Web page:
In regard to sentencing, the Petitioner agreed that he had five prior convictions including three aggravated robberies, possession of contraband in a penal institution, and sale of .5 grams of cocaine. However, he believed that his three prior aggravated robbery convictions would be counted as one conviction because they were all committed on the same day, October 30, 1995. The Petitioner denied discussing his sentence range with trial counsel. Had he known that he would be sentenced as a Range III, Persistent Offender, the Petitioner would have pleaded guilty rather than proceed to trial.

         The Petitioner could not recall the entire composition of the jury panel at his trial. He remembered "seeing maybe two [African American jurors] that lived in the Scott Street Park area where they would understand what [he was] saying about this being used as a park." He was concerned because the African American jurors did not "make it up into the jury box, " but trial counsel told him that "he could talk to a whiter jury better or he could manipulate them a little better."

         On cross-examination, the Petitioner could not recall exhibits of photos taken of the park which were entered into evidence at his trial or a witness confirming that the photos were taken in May of 2012 and accurately depicted how the park looked at that time. The Petitioner also recalled the testimony of a TBI agent who testified during his second trial and explained the difference in the reports. He agreed that she said during the process of testing some of the drugs can be "used up, " which explains why, upon retesting, a sample weight can be reduced from .4 grams to .39 grams. She further stated that between the Petitioner's first and second trials, the TBI changed its reporting policy to require the number in the hundredths column after the decimal to be shown in their reports. The Petitioner also denied receiving a November 1, 2011 letter from his prior counsel advising him of his sentence range for each offense if he went to trial. The letter was hand delivered and specifically noted that, upon conviction for count three, the Petitioner would be classified as a Range III, Persistent Offender with a sentence range of twenty to thirty years, with the first twenty years to be served day for day.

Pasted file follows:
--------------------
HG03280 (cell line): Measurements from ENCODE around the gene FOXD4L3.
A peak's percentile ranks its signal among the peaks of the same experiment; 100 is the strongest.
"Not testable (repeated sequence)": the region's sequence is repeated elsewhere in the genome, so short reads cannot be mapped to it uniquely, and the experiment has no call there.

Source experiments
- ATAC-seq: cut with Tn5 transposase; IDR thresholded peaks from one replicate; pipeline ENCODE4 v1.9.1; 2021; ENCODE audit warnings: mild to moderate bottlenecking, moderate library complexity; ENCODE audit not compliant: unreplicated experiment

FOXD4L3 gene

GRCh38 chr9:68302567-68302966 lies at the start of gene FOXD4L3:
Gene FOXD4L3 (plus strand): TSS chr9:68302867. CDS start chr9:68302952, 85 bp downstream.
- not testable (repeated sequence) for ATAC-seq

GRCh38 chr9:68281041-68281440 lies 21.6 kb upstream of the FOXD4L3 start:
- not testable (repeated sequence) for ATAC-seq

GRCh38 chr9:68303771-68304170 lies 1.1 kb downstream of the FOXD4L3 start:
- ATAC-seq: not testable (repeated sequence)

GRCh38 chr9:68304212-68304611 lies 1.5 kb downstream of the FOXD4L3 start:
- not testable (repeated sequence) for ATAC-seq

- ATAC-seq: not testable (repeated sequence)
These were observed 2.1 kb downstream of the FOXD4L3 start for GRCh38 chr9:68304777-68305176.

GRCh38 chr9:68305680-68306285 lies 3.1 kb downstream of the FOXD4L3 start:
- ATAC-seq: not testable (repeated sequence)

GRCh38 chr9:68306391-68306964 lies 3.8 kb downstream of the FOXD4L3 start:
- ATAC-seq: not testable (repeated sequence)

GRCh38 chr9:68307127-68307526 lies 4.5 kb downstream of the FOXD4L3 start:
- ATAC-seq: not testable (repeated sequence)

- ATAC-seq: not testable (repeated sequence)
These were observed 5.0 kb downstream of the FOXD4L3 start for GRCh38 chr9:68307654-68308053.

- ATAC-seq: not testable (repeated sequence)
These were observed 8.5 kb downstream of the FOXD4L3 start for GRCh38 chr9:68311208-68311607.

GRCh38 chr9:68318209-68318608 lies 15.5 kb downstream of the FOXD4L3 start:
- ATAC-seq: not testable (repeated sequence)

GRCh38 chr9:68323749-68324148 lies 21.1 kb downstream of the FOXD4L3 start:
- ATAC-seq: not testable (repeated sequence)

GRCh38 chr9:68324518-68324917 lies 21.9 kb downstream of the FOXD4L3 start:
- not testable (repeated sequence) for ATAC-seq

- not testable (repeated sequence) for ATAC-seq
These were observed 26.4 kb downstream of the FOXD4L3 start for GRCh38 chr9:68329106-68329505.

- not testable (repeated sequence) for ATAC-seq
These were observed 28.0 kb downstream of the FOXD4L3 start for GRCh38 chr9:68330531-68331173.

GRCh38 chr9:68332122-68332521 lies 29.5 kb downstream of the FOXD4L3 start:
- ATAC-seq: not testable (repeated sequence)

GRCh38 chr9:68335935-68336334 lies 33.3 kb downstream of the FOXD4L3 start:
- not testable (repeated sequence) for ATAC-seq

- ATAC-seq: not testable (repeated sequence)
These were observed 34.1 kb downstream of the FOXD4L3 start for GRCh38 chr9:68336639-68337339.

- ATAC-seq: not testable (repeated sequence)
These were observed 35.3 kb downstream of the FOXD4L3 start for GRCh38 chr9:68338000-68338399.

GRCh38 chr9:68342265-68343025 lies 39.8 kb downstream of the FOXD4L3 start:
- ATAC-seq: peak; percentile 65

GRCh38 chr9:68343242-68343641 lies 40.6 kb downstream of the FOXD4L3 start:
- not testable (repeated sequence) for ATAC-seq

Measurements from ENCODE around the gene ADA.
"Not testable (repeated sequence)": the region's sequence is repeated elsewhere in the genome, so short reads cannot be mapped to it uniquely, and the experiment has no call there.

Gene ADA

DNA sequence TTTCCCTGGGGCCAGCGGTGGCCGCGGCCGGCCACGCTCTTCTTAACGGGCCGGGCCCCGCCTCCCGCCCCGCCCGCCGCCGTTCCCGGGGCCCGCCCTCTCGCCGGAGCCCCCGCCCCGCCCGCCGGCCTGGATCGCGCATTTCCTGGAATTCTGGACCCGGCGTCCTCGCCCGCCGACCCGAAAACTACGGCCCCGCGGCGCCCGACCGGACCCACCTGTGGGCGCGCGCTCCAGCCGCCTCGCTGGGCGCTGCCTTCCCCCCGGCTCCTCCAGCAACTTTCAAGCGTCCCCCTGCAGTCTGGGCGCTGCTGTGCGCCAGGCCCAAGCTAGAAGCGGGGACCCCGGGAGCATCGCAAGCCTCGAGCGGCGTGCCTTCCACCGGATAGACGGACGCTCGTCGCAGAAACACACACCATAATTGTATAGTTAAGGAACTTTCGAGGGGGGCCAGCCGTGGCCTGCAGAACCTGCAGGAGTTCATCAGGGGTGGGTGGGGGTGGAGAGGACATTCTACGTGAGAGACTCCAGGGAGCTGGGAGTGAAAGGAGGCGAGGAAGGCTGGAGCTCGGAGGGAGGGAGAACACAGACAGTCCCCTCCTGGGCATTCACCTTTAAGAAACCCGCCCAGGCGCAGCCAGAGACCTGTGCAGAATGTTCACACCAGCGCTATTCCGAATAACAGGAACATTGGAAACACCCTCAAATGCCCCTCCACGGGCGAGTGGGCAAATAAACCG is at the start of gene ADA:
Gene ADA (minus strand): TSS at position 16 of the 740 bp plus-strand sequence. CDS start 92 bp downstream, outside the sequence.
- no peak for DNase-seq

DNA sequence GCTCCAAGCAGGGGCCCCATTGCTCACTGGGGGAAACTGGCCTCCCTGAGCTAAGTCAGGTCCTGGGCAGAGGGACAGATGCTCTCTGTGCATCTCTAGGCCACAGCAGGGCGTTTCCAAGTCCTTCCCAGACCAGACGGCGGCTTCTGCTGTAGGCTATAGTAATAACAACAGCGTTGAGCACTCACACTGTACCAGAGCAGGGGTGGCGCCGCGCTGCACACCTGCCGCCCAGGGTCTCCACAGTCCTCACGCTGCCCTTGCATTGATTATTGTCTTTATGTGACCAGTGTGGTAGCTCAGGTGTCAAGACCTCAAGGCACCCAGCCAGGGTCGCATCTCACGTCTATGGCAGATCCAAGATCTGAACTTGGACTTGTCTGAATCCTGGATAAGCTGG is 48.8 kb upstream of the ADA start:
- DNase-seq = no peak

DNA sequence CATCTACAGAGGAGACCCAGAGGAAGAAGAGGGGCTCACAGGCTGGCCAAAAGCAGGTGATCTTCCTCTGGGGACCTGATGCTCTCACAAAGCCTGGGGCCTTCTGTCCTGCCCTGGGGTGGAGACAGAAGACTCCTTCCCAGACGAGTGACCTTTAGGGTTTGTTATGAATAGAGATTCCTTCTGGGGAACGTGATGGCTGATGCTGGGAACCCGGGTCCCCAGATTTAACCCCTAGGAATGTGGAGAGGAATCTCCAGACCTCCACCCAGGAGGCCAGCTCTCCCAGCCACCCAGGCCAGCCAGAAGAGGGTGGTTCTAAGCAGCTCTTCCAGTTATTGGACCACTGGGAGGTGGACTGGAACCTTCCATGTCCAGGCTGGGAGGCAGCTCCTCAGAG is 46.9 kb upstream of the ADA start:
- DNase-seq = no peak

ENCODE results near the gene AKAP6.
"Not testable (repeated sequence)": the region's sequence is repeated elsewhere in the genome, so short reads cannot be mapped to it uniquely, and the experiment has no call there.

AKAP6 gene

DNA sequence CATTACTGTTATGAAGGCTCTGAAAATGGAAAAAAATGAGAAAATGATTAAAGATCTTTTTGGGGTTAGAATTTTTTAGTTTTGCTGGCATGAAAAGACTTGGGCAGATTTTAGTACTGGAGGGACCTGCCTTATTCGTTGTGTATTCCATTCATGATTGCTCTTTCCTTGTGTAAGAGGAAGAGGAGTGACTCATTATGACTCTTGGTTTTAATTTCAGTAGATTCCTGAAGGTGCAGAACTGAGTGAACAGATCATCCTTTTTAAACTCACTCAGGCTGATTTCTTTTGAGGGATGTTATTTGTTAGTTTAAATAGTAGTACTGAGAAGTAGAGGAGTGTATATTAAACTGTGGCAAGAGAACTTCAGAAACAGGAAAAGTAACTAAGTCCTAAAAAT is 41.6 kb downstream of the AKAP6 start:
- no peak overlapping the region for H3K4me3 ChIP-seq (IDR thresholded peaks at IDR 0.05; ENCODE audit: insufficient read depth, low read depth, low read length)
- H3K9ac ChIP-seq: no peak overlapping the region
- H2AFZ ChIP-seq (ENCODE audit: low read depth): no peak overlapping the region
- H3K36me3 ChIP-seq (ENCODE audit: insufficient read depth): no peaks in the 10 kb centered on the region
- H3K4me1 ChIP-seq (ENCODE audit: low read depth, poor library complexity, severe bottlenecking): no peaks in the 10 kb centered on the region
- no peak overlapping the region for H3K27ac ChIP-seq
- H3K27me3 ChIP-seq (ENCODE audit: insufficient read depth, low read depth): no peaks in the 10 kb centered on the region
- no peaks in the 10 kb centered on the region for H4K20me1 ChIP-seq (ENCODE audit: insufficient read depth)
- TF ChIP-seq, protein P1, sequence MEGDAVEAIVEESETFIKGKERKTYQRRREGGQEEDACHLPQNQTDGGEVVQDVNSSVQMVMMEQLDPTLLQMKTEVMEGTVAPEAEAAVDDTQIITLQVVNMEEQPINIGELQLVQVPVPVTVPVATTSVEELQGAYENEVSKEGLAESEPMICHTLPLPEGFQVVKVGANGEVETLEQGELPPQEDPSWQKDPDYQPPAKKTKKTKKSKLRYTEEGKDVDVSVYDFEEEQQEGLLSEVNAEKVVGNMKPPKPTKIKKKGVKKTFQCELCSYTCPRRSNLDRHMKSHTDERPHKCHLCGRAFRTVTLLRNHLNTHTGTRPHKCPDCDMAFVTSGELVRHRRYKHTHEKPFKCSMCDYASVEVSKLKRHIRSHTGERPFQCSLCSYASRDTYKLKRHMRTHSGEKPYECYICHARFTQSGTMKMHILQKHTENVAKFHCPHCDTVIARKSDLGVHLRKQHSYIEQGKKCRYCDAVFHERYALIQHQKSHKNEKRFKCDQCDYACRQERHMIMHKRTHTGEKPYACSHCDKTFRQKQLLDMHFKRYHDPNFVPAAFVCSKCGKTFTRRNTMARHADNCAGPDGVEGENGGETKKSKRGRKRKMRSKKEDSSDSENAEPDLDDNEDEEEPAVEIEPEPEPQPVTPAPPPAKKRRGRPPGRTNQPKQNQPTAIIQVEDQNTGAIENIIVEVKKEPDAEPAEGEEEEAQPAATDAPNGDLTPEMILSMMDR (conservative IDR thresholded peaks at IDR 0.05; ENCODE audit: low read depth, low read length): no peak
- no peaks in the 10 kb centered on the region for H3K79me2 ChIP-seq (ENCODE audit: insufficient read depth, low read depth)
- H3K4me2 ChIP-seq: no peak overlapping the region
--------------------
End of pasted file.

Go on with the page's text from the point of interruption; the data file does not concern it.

Trial counsel, a veteran criminal defense attorney who had been licensed to practice for over forty years, testified that he began to represent the Petitioner after the Petitioner's prior counsel filed "a motion for - to declare whether or not [the Petitioner] was a Range II or Range III Offender." Prior counsel filed a motion to withdraw following his interaction with the Petitioner at this hearing, and trial counsel was appointed. Trial counsel did not recall the outcome of the hearing, but requested permission from the court to investigate the sentence classification issue further. Counsel familiarized himself with the Petitioner's case, including his indictment, his prior convictions, the 24-hour rule, and the exceptions to it. Because the Petitioner's prior aggravated robbery offenses included the element of violence, counsel determined that they would be exceptions to the 24-hour rule and count as separate offenses. Regardless, counsel presented his arguments to the contrary to the trial court as well, which were subsequently denied. Counsel said he told the Petitioner he would be sentenced as a Range III, Persistent Offender before his first trial and again before the second trial. ...